Behavioural geneticists use the concept of ‘genetic reaction range’, meaning the biological parameters within which environmental conditions may take effect. I have a biological limit, for example, for how effectively my body can take up and process oxygen, and this will condition my ability to run a marathon. There is a range that establishes the parameters of my performance.
Biology will mean that individuals have differing genetic reaction ranges – but this difference will not determine my performance. The more complex the activity in question, the greater the range of possibilities. Inheritability of ‘gifts’ does not mean inevitability of success: potentials need to be realised, through investment of time, energy and support.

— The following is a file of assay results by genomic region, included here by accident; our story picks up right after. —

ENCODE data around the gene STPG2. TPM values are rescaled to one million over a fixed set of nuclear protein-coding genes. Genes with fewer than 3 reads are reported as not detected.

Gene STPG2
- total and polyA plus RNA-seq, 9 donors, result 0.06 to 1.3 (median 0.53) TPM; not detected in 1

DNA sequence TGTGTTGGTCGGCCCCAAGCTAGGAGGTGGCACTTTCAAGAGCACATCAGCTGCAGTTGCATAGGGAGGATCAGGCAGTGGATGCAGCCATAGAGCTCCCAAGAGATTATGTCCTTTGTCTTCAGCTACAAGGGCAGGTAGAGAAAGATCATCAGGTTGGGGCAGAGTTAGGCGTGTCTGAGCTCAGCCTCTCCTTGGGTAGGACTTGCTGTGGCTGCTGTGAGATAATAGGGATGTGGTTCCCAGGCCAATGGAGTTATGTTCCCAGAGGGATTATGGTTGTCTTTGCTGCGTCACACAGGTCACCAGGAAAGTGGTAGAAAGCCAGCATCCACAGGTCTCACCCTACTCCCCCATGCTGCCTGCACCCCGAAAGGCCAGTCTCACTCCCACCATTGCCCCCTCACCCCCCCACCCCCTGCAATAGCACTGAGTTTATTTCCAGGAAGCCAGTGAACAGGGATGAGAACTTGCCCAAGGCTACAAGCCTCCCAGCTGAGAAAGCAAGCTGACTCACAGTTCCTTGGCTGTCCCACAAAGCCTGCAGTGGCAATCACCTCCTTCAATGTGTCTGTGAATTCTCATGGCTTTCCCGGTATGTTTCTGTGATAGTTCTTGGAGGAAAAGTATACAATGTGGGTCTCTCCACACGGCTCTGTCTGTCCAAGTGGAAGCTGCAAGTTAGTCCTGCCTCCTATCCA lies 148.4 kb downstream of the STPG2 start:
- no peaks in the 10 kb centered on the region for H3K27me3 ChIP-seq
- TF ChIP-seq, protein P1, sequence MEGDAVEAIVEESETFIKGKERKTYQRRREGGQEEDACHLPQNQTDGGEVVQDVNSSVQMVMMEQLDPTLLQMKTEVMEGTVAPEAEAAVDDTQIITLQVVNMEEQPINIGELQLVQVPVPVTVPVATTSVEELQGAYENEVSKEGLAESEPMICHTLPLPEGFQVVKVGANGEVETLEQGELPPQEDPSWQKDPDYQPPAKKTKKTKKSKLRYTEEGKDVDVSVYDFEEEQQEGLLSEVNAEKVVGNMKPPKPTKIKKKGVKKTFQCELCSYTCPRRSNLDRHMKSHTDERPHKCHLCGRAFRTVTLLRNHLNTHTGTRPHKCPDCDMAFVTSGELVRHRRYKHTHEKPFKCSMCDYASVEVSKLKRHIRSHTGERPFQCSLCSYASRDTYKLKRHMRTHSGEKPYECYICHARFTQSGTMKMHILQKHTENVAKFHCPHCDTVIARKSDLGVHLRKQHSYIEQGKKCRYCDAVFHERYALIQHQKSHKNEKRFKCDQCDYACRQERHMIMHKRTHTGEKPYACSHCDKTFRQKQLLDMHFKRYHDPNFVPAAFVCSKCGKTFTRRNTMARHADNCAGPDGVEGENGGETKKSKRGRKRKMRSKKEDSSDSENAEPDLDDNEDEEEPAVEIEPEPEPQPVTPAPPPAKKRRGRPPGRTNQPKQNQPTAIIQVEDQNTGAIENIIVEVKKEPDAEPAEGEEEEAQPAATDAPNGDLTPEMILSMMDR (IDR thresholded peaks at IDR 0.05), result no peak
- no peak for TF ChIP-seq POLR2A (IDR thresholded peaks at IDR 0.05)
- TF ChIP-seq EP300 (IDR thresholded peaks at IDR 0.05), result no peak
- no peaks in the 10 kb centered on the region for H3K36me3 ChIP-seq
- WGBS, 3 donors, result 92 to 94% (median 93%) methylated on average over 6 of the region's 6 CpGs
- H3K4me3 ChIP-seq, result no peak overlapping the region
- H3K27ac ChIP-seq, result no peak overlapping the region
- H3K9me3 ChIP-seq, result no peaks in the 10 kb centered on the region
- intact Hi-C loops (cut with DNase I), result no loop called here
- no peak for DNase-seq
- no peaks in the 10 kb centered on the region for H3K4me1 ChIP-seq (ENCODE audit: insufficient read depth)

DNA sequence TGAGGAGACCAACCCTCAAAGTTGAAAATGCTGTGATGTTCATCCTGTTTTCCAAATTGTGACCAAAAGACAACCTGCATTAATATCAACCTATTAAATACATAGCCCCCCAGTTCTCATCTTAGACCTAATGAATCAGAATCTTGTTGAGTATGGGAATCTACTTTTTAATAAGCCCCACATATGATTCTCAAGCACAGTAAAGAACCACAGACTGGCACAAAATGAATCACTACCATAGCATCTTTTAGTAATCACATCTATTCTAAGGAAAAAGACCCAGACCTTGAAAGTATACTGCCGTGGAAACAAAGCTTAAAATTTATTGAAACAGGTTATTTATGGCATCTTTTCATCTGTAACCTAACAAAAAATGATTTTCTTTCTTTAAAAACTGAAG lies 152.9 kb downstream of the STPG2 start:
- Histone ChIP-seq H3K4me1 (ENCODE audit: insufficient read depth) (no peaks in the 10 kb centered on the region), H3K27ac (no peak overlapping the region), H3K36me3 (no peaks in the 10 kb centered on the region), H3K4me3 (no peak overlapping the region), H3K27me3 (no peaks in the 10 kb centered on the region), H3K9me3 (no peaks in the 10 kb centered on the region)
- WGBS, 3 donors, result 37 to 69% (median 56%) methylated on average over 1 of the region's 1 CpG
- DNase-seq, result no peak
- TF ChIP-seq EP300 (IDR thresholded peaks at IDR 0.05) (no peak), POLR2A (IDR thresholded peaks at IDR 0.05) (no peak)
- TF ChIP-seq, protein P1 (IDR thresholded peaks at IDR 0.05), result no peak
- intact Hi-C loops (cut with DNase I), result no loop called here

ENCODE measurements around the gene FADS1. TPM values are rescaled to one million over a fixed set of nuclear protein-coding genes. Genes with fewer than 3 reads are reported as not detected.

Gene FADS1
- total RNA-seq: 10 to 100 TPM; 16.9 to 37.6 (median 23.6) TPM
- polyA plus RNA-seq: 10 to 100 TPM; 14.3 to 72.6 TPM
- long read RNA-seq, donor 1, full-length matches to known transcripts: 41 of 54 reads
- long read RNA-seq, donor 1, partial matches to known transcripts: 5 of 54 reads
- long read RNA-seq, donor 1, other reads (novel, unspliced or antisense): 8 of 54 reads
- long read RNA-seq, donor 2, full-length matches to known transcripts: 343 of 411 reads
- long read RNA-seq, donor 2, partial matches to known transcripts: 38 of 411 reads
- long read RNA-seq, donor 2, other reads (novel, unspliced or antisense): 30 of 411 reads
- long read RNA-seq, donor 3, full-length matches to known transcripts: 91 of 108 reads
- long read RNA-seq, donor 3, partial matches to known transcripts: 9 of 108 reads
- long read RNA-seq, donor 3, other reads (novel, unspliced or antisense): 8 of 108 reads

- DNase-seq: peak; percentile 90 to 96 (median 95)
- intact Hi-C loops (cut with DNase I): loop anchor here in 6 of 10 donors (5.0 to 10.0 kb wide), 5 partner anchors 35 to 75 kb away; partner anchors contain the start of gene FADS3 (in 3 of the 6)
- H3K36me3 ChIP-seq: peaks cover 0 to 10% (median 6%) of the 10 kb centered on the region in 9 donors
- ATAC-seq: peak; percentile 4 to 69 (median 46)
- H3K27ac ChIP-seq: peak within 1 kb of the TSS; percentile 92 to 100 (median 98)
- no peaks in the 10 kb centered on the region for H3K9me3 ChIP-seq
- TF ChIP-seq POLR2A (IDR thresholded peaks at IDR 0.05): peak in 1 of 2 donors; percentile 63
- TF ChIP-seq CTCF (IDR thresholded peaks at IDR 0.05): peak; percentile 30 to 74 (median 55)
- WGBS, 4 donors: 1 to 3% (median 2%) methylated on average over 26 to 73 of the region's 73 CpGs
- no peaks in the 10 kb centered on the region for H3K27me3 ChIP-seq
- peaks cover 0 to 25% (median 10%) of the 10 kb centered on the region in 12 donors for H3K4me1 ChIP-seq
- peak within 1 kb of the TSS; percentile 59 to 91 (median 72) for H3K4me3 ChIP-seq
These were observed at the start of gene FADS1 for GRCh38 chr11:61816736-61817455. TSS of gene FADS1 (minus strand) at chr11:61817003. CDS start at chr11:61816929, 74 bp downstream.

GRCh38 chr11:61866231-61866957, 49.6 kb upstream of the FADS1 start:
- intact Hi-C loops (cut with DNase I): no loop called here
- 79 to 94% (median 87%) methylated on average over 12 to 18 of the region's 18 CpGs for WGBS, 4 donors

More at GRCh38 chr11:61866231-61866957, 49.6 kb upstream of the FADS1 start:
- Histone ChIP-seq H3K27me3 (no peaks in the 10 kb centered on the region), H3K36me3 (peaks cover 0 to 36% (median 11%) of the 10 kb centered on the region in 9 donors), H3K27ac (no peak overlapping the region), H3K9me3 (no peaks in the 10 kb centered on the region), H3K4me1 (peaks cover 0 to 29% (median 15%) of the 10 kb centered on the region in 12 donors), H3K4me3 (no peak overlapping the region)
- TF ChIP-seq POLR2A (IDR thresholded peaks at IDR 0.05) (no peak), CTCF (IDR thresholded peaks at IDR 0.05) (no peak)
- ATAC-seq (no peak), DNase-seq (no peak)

Research that has focused on very successful performers in a wide range of domains – from mathematics to football, chess to music – gives some revealing findings regarding how potential is realised.
First, early success in a domain isn’t a very good indicator of later achievement. Some prodigies go on to great things, others do not. Some slow starters fail, others achieve remarkable success in later life.
Secondly, chance is an unavoidable factor. If you are lucky enough to be born in a family that supports your activity; if they are willing and able to invest the necessary time and money; if your preferred activity is socially acceptable and valued; if you attend a school that supports your engagement, and if you have teachers who have the knowledge and skills to contribute to your developing expertise; and a hundred other ‘ifs’, the likelihood of you reaching your potential is significantly increased (but still not guaranteed). If chance is unfavourable, the odds stack up against you.